Welcome to Part 2 of Ex Libris: Bookplates in UCD Special Collections!
At the close of the last post, we had arrived at the later decades of the nineteenth century, and the visual amusements offered in Édouard-Henri Avril’s bookplate design for Henry Spencer Ashbee. In this post, we continue with bookplates that also have a known artist or designer, taking in a selection of British and Irish examples. There is a common thread here: these designs also have a connection to the wider Aesthetic and Arts and Crafts movements of this period which manifested in different ways across Ireland, Britain and America.
That said, there are still plenty of anonymous bookplates from this period! Some designs, such as that for Walter Strickland, an art historian and registrar of the National Gallery of Ireland from 1894 – 1914, retain the heraldic devices and family motto seen in earlier examples.
Although the artist hasn’t been identified (yet), the ‘Hermione’ referred to in the second image above was Hermione Wilhelmina Fitzgerald (née Duncombe), Duchess of Leinster (1864-1895), a society beauty and wife of the 5th Duke of Leinster. This ex libris is found in ‘Man and Art’, a book that was once part of the library of Carton House, and its design shares some of the visual language of the Arts and Crafts movement, with its rich foliage and dense decorative scheme.
In the dramatic scene depicted in this bookplate for Margaret B. Cross, we see a Salome-like woman in classical drapery, dagger in one hand and holding a face or mask aloft, accompanied by the phrase ‘Ride si sapis’, or ‘Laugh, if you are wise’.
Moving on, in 1927, a collection of around 1200 books was donated to UCD, forming the Sigerson-Shorter Bequest of nineteenth and twentieth century books, mainly relating to literature. This collection had belonged to Dora Sigerson (1866 – 1918) and her husband, Clement King Shorter (1857 – 1926). Both were writers, with King Shorter working as a magazine editor, for London-based publications like the Illustrated London News, The Sketch, and The Sphere, which he founded in 1900, along with The Tatler in 1901. Although work is ongoing to fully identify all items in the Sigerson-Shorter bequest, librarians are helped in some instances by the presence of King Shorter’s beautiful ex libris, designed by one of the leading British illustrators of the period, Walter Crane (1845 – 1915).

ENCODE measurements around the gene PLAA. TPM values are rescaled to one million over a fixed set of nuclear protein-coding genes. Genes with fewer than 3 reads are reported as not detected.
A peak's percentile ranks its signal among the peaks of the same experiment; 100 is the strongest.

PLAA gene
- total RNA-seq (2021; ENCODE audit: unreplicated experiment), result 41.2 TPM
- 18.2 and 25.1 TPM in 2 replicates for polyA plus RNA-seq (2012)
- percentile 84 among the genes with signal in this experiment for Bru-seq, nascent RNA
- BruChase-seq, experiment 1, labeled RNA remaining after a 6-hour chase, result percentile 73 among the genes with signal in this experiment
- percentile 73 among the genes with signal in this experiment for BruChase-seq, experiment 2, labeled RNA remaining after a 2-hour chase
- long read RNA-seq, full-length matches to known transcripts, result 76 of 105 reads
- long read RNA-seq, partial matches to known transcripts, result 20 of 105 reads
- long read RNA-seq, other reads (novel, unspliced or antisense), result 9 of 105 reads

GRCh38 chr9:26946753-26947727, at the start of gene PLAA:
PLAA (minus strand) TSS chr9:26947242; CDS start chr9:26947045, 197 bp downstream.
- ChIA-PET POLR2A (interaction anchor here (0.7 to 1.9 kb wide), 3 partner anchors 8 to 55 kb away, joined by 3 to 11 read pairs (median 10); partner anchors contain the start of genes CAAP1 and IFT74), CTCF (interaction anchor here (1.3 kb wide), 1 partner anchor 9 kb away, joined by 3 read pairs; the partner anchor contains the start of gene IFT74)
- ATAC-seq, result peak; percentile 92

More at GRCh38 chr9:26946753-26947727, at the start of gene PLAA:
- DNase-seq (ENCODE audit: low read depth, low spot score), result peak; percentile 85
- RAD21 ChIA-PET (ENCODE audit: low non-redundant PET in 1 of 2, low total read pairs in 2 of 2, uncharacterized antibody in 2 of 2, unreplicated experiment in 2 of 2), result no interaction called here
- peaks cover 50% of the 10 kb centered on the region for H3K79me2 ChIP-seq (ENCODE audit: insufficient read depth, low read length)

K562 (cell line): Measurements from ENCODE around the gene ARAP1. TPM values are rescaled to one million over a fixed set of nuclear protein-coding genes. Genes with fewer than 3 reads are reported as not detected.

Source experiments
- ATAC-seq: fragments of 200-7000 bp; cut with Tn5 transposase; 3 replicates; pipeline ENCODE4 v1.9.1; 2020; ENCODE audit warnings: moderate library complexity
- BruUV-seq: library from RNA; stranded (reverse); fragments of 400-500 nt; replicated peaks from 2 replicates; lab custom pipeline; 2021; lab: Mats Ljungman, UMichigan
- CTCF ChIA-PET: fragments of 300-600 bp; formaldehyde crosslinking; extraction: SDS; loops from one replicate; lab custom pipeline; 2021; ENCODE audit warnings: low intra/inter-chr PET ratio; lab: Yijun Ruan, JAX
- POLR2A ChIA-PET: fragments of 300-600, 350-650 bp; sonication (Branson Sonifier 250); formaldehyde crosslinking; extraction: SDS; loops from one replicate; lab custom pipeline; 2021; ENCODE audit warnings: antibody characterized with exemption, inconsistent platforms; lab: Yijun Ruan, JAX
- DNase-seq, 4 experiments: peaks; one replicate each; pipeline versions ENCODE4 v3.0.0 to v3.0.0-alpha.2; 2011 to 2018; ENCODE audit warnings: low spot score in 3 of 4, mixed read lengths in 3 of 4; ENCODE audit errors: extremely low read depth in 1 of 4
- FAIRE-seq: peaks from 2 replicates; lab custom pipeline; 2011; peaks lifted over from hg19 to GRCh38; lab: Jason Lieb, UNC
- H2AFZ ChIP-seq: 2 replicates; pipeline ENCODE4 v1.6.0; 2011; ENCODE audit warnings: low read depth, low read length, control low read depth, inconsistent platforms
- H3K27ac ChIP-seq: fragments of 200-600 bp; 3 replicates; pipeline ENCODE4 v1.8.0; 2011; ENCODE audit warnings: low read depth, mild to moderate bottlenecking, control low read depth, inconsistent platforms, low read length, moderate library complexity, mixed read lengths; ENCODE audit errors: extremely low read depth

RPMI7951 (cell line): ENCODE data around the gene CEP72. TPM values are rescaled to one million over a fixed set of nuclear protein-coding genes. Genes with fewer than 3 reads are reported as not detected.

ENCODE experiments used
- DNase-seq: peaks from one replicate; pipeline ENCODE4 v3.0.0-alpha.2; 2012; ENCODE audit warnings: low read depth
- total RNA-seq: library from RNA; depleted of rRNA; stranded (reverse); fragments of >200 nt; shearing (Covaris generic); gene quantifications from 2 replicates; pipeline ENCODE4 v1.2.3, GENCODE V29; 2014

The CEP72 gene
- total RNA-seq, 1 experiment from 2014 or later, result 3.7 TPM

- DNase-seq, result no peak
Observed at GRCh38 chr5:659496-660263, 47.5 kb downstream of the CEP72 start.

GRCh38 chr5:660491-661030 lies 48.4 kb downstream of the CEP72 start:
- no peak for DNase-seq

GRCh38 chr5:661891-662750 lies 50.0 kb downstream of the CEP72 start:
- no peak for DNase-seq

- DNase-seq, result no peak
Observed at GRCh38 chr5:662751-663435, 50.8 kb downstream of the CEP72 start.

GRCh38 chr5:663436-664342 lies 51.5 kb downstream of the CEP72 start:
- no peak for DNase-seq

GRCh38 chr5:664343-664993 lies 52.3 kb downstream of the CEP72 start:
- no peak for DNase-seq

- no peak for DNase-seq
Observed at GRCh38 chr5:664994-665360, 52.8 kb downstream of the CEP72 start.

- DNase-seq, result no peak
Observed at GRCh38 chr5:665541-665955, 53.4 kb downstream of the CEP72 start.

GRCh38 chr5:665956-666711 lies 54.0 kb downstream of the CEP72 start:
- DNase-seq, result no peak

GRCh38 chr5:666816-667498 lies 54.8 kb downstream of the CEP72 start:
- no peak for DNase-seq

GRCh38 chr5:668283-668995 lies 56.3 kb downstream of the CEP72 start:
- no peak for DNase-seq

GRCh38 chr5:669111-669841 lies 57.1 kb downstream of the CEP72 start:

Crane established his career as an illustrator of children’s books (examples of which can be found in our John Manning Collection) before developing a more sensuous style associated with the Aesthetic Movement. Later again, Crane worked with William Morris at the Kelmscott Press, producing Gothic images to accompany Morris’s The Story of Glittering Plain and Edmund Spenser’s The Faerie Queene. Crane was one of the founders of the Arts and Crafts Exhibition Society in London, and wrote convincingly on the causes of art and socialism.
Crane’s design for King Shorter is filled with detail, not just the foliage and border patterning, but with a monogram (shown on a shield on the upper left hand side), a seated figure holding a book, and an extended quote from the Rubaiyat of Omar Khayyam. Details from the quotation are found throughout the design: the foliage includes roses, and there is a nightingale above the word ‘Shorter.’ The selection of a quotation from the Rubaiyat is in keeping with the artistic circles that Crane and King Shorter were part of: the title refers to Edward FitzGerald’s 1859 translation of quatrains by the Persian poet, Omar Khayyam (1048 – 1131), popularised by Whitley Stokes in the 1860s and admired by the Pre-Raphaelites.
Before moving on, look closely at this design: can you find Crane’s monogram?